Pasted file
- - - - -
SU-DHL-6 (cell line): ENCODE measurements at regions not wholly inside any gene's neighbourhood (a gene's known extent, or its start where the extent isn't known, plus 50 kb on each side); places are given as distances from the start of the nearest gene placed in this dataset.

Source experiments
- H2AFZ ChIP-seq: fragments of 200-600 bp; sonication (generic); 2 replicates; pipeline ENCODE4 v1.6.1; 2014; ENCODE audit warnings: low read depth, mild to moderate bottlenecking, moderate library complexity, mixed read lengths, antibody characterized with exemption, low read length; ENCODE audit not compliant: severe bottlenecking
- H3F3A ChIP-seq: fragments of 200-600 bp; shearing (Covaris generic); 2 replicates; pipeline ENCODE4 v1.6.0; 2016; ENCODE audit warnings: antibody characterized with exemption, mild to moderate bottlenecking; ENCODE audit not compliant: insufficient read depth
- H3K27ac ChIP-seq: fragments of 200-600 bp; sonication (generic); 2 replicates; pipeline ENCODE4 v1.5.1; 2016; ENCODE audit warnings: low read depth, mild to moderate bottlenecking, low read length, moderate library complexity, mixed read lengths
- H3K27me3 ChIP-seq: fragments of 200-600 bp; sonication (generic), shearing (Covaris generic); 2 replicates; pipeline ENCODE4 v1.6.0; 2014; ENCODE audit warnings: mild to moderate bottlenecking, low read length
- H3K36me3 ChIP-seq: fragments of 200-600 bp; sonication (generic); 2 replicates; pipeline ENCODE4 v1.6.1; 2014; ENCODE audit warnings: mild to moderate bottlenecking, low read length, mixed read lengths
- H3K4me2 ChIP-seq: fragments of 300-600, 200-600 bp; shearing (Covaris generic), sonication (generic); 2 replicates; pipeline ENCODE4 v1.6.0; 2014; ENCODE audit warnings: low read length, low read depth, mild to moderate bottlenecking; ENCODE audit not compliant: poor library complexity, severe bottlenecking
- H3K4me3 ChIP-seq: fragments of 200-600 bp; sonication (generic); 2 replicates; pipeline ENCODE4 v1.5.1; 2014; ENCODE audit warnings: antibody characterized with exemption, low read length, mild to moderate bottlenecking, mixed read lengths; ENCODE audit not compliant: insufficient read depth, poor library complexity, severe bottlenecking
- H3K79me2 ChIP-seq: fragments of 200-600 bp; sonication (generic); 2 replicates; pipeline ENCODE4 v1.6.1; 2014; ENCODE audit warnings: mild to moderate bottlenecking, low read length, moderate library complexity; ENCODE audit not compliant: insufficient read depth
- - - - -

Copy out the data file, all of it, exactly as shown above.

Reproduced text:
SU-DHL-6 (cell line): ENCODE measurements at regions not wholly inside any gene's neighbourhood (a gene's known extent, or its start where the extent isn't known, plus 50 kb on each side); places are given as distances from the start of the nearest gene placed in this dataset.

Source experiments
- H2AFZ ChIP-seq: fragments of 200-600 bp; sonication (generic); 2 replicates; pipeline ENCODE4 v1.6.1; 2014; ENCODE audit warnings: low read depth, mild to moderate bottlenecking, moderate library complexity, mixed read lengths, antibody characterized with exemption, low read length; ENCODE audit not compliant: severe bottlenecking
- H3F3A ChIP-seq: fragments of 200-600 bp; shearing (Covaris generic); 2 replicates; pipeline ENCODE4 v1.6.0; 2016; ENCODE audit warnings: antibody characterized with exemption, mild to moderate bottlenecking; ENCODE audit not compliant: insufficient read depth
- H3K27ac ChIP-seq: fragments of 200-600 bp; sonication (generic); 2 replicates; pipeline ENCODE4 v1.5.1; 2016; ENCODE audit warnings: low read depth, mild to moderate bottlenecking, low read length, moderate library complexity, mixed read lengths
- H3K27me3 ChIP-seq: fragments of 200-600 bp; sonication (generic), shearing (Covaris generic); 2 replicates; pipeline ENCODE4 v1.6.0; 2014; ENCODE audit warnings: mild to moderate bottlenecking, low read length
- H3K36me3 ChIP-seq: fragments of 200-600 bp; sonication (generic); 2 replicates; pipeline ENCODE4 v1.6.1; 2014; ENCODE audit warnings: mild to moderate bottlenecking, low read length, mixed read lengths
- H3K4me2 ChIP-seq: fragments of 300-600, 200-600 bp; shearing (Covaris generic), sonication (generic); 2 replicates; pipeline ENCODE4 v1.6.0; 2014; ENCODE audit warnings: low read length, low read depth, mild to moderate bottlenecking; ENCODE audit not compliant: poor library complexity, severe bottlenecking
- H3K4me3 ChIP-seq: fragments of 200-600 bp; sonication (generic); 2 replicates; pipeline ENCODE4 v1.5.1; 2014; ENCODE audit warnings: antibody characterized with exemption, low read length, mild to moderate bottlenecking, mixed read lengths; ENCODE audit not compliant: insufficient read depth, poor library complexity, severe bottlenecking
- H3K79me2 ChIP-seq: fragments of 200-600 bp; sonication (generic); 2 replicates; pipeline ENCODE4 v1.6.1; 2014; ENCODE audit warnings: mild to moderate bottlenecking, low read length, moderate library complexity; ENCODE audit not compliant: insufficient read depth